Dear Huan Yi and Juju,
It is the dream team's job to create doubt. You make it sound as though they did something bad.
It was the job of the prosecution to prove guilt in the first trial "beyond a reasonable doubt." They failed. It was their job to make sure there were no "convenient doubts." It was their job to make sure that all doubts were clearly unreasonable and easily dismissable with any thought at all.
It think it is racism to blame the jury for the failings of the prosecution and its case and the presentation they made of the case. Vincent Bugliosi had a look at the case, wrote a book about it, and concluded that the prosecution had blown it. Bugliosi had also been an LA prosecutor with a long string of winning murder trials. He had the experience to come to that conclusion.
The standard "beyond a reasonable doubt" is a higher standard, one more difficult to reach, than the one that was required to be met in the civil trial. This was "a preponderance of the evidence." This means more than half. This lesser standard was met without any trouble at all in the second trial.
The conclusion I reach is that the question was not one of racism but one of competence. If the jury in the first trial had been presented with a case which met the standard of "beyond a reasonable doubt," I believe it would have convicted, though it would have been, for many reasons, including some with racial overtones, reluctant to do so. The issue never came up.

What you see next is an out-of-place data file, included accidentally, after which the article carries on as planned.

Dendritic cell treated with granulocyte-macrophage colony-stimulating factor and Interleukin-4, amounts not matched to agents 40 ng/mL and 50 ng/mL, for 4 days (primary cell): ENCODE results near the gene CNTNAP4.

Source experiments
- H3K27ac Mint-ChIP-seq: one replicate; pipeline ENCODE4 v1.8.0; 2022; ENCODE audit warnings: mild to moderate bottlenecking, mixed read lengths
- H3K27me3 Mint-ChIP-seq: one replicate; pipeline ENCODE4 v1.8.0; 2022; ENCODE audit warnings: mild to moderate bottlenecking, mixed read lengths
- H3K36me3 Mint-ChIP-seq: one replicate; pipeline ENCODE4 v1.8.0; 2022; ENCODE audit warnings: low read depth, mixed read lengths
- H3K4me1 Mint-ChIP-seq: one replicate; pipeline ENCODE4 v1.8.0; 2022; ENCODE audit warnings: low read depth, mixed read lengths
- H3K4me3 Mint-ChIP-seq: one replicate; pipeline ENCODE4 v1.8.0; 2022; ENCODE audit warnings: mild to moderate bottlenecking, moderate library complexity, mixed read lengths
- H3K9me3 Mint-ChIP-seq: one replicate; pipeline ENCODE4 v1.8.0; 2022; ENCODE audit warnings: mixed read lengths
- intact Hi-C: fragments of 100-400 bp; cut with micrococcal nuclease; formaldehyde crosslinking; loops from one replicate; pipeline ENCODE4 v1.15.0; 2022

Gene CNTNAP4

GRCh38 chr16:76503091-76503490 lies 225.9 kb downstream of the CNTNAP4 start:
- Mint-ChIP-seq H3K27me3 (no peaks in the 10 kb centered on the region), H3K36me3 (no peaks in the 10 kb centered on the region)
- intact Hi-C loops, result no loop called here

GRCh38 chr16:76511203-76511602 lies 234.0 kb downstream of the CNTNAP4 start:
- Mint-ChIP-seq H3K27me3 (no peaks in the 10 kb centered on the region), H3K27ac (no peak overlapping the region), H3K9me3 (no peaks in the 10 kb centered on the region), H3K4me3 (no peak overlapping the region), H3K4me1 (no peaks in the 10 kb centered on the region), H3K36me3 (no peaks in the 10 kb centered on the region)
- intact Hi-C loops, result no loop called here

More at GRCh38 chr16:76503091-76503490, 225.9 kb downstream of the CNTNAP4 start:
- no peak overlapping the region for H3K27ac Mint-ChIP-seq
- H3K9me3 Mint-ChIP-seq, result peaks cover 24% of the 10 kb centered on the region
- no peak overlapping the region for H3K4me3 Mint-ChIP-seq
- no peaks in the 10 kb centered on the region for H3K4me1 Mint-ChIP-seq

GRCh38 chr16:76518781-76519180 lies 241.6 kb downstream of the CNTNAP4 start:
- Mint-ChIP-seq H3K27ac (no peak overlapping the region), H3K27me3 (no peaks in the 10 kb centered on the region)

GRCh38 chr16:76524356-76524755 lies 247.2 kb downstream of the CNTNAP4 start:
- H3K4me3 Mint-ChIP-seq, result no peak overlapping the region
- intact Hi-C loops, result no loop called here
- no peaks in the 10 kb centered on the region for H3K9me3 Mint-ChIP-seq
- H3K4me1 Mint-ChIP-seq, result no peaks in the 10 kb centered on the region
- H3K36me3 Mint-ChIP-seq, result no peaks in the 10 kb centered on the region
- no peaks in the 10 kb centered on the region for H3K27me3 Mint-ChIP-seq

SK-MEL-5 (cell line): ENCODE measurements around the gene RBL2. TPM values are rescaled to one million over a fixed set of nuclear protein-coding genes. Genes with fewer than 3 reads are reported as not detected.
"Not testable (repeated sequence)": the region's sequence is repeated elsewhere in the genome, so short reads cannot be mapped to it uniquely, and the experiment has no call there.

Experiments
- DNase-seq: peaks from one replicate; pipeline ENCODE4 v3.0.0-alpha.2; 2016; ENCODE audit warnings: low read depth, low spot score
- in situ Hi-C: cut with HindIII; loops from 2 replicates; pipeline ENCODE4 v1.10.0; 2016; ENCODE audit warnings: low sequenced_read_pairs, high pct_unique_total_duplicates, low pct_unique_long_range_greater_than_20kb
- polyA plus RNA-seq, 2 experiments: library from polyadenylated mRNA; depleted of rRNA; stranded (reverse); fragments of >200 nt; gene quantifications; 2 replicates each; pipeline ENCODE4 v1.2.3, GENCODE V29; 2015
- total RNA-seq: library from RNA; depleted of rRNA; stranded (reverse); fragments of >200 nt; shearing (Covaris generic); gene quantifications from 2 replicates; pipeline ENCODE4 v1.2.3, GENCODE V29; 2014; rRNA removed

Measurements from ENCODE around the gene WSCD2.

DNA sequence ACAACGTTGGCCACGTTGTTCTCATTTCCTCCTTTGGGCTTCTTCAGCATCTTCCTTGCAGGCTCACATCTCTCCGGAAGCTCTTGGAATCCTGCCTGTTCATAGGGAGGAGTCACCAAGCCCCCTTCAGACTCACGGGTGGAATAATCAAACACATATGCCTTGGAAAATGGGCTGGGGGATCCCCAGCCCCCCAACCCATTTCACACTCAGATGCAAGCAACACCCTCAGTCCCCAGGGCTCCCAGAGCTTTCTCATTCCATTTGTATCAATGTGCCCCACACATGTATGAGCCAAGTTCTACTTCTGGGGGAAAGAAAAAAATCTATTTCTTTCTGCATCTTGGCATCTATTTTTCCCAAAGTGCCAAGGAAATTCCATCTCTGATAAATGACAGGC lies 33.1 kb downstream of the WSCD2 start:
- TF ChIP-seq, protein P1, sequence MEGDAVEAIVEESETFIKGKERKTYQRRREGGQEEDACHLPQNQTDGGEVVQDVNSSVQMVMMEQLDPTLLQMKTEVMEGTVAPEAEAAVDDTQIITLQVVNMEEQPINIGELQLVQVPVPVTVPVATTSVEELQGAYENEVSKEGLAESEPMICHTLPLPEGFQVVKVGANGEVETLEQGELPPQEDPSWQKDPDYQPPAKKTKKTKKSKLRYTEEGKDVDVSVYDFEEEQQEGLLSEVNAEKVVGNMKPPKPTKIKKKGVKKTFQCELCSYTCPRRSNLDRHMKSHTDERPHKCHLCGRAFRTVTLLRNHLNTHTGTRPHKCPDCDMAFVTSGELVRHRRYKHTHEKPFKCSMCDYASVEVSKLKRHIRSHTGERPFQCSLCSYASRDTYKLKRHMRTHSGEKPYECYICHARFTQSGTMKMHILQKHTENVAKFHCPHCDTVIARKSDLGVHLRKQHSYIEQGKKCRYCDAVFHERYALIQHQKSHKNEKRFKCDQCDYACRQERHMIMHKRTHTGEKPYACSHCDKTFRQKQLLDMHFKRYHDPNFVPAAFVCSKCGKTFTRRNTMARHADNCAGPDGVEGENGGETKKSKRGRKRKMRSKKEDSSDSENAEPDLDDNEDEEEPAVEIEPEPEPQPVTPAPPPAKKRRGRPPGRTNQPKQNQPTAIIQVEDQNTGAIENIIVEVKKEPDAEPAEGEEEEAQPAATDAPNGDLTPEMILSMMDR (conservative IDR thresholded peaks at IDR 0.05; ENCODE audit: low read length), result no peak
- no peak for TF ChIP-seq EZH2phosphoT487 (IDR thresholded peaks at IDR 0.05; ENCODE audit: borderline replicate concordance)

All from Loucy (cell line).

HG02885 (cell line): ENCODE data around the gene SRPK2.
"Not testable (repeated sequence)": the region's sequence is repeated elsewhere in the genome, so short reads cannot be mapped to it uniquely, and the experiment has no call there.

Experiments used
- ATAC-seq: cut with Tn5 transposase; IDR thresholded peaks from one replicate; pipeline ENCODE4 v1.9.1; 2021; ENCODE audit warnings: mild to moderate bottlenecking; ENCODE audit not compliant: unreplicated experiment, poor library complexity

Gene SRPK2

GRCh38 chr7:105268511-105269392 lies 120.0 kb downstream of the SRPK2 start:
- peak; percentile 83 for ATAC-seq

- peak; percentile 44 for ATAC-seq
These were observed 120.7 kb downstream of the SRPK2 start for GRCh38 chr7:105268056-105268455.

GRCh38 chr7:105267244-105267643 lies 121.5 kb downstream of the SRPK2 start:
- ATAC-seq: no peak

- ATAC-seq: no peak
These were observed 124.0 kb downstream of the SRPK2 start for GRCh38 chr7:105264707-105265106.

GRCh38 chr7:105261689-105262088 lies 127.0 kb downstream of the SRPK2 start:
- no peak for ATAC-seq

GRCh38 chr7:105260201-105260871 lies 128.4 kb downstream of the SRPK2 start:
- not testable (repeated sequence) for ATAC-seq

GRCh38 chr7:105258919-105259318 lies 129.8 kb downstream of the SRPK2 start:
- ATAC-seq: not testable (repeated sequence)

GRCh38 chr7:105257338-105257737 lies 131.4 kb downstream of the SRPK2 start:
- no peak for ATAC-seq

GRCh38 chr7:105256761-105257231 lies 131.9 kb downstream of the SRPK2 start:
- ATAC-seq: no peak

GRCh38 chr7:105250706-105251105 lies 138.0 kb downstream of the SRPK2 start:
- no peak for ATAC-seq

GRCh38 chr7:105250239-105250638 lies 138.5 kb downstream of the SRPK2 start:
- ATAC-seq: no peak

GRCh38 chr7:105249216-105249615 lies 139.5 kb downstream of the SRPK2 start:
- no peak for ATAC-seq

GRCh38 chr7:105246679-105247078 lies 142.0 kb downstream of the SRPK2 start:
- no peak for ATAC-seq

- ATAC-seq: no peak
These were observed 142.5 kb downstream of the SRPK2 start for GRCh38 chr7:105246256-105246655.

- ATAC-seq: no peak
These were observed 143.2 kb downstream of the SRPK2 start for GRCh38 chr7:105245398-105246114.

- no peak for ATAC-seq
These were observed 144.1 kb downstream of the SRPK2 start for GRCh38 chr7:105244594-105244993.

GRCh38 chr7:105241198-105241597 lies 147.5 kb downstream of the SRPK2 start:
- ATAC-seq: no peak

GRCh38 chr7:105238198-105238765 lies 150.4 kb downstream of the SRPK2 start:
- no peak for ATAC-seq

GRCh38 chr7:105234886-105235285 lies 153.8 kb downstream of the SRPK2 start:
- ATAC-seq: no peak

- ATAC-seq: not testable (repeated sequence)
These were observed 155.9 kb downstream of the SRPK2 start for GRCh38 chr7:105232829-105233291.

I remind you that there is no such thing as an "innocent" verdict. Once a defendant reaches trial, he or she can never be thought of as innocent again because of the effort that has been made to ruin their reputation by representitives of the state. Some of that effort will always stick, so matter what. The best that can be offered by the legal system is the much less satisfactory "not guilty." From the first trial, O.J. will always be a bit more obviously "not Guilty" than other people in his position, with the emphasis on the "guilty" part of the verdict and the understanding here that the "not" part of it means more exactly "not proven."
Efforts to go beyond the verdict are probably evidence of our own particular prejudices.
O.J., then is probably more than fifty percent guilty, but not guilty beyond a reasonable doubt, at least with those particular lawyers and that particular jury at that time.
Ask me, though, and I wouldn't want my daughter to marry the guy. He simply doesn't seem to have a great track record for impulse control, and he has a propensity for foolish plans.
Yours, Bob Kaven